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Heather Greathouse3,608 Points
What studying techniques are you guys using to keep ALL this information straight!?!?
I am almost done with CSS basics and can't help but feel slightly overwhelmed. I want to continue but I don't want to get to far in before I am way over my head. Does anyone have a good suggestion for practicing or good references to use to keep things straight? Thanks!
Karolin Rafalski11,368 Points
I keep a notebook and I take notes, but it's more of a learning tool that I use at the time and I rarely use it for reference. I just google whatever it is I am looking for; but I'll say that at first I was not comfortable googling things and I found it hard to look things up and use them, but it got much easier each time I did it.
Erik Nuber20,629 Points
I took extensive notes as I went thru the videos. I kept stopping, restarting and rewinding while doing so. When I was done, I created a mass study guide that lists all properties, what they are used for and what they belong too. They also have apps for all that stuff too. I just didn't care for how they were organized.
Color: Set the text-color for different elements
property values: color - specifies the text color initial - sets the property to it’s default value inherit - inherit this property from the parent element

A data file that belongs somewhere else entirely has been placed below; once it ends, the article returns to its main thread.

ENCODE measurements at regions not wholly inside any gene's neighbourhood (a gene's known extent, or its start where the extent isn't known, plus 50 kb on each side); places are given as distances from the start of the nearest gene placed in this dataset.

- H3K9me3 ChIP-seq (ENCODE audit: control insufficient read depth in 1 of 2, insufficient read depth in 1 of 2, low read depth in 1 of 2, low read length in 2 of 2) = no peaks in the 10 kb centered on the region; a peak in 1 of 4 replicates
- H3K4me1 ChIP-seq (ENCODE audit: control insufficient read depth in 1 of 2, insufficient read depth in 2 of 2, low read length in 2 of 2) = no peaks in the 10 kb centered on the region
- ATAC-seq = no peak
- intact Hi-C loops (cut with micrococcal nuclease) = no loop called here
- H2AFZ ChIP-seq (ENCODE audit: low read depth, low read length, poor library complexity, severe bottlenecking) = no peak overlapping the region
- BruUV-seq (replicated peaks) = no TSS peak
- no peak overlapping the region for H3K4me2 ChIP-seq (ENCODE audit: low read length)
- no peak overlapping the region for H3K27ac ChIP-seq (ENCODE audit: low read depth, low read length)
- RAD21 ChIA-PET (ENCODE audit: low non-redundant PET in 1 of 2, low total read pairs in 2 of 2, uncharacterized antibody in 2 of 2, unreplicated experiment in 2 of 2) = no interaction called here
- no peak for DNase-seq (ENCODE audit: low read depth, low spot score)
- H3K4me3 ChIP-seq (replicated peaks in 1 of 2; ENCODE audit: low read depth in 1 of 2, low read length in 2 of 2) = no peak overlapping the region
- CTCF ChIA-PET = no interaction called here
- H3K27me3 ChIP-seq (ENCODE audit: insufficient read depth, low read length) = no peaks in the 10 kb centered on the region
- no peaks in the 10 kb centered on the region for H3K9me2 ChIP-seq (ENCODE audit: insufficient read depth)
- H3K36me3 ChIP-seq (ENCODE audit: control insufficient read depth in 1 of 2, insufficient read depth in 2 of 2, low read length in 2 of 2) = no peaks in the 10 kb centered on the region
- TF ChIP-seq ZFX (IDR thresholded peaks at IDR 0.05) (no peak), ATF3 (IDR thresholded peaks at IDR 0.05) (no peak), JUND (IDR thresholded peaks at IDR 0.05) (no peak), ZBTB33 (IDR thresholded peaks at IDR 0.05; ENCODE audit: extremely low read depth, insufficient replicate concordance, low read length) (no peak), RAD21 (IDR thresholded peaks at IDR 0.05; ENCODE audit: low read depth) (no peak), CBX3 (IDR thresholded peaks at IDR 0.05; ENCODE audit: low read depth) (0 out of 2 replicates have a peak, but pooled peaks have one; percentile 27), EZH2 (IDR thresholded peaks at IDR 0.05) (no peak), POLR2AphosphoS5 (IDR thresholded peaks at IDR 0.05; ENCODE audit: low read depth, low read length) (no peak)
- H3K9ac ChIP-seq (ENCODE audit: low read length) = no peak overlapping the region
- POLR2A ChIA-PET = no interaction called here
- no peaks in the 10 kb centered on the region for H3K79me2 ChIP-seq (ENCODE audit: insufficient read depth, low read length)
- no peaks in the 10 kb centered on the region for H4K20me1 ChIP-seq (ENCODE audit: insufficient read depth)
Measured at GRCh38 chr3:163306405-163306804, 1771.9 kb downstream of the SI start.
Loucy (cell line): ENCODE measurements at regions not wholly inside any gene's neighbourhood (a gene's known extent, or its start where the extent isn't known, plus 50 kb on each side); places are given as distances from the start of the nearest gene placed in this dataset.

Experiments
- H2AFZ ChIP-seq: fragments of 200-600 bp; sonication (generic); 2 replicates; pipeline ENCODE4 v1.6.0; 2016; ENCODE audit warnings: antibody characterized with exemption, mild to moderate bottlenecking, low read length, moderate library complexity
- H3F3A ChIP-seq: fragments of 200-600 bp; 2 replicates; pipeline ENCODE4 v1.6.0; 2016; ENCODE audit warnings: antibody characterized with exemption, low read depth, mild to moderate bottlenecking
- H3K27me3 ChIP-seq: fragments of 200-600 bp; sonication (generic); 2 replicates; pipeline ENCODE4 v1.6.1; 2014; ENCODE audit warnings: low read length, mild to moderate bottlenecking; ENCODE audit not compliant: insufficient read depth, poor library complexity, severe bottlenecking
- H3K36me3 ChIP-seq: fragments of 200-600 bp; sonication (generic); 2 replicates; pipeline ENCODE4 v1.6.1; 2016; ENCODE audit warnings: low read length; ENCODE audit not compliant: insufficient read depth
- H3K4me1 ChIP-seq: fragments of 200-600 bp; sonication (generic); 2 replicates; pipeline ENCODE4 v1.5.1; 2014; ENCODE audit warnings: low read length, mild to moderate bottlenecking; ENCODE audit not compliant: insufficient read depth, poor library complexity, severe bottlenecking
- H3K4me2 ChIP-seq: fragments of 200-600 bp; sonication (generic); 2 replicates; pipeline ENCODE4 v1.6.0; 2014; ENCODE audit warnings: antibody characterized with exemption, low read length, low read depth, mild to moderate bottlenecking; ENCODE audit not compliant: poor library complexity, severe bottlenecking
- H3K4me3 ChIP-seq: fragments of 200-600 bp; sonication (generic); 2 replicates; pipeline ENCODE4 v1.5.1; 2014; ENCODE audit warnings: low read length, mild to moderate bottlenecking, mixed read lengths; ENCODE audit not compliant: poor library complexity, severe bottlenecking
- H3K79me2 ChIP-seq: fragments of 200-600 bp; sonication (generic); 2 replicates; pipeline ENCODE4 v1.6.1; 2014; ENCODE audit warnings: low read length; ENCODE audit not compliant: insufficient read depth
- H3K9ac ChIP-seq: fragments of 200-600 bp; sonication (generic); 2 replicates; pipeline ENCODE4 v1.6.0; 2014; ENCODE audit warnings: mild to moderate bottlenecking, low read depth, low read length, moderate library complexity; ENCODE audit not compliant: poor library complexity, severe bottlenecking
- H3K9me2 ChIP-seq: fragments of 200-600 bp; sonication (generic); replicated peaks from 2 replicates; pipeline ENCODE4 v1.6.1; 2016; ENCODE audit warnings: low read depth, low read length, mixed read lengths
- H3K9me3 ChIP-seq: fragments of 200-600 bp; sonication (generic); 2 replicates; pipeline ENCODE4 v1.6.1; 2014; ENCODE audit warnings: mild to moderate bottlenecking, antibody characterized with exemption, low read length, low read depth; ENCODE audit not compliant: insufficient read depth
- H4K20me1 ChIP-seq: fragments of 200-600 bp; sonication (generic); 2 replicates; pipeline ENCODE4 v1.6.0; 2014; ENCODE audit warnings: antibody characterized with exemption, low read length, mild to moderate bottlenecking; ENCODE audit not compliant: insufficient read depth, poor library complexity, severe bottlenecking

Opacity: The opacity property sets the opacity level for an element. Opacity-level describes the transparency-level, where 1 is not transparent and 0 is completely transparent.
property values: number - specifies the opacity from 0 to 1 initial - sets this property to it’s default inherit - inherit this from it’s parent element
Beyond that, it is repetition and using it. It is more than okay to have to look something up. There are times I can't remember how a <select> tag is supposed to be set up but, I check the doc files and, get the structure and am good to go. If you know something is possible, it makes it easy to find a quick answer for. Going thru the courses they mention several times that you aren't expected to remember everything. But, having the general knowledge of how things work makes a big difference.
Greg Kitchin31,138 Points
To help consolidate your knowledge, put it into practice. Finish a few classes and build your own site. See how changes you make to code reflect in the final product.
Even if it's something as simple as a page that has 5 lines of text and a few pictures, you want to see how everything you've learned changes with amendments to CSS. I'd suggest building a very, very simple website, just one page with some pictures, headings and text, and see what you can do with your new knowledge.
Also, take notes. Lots of notes. If you can get A5 notebooks which have an band around them, I find them great for notes.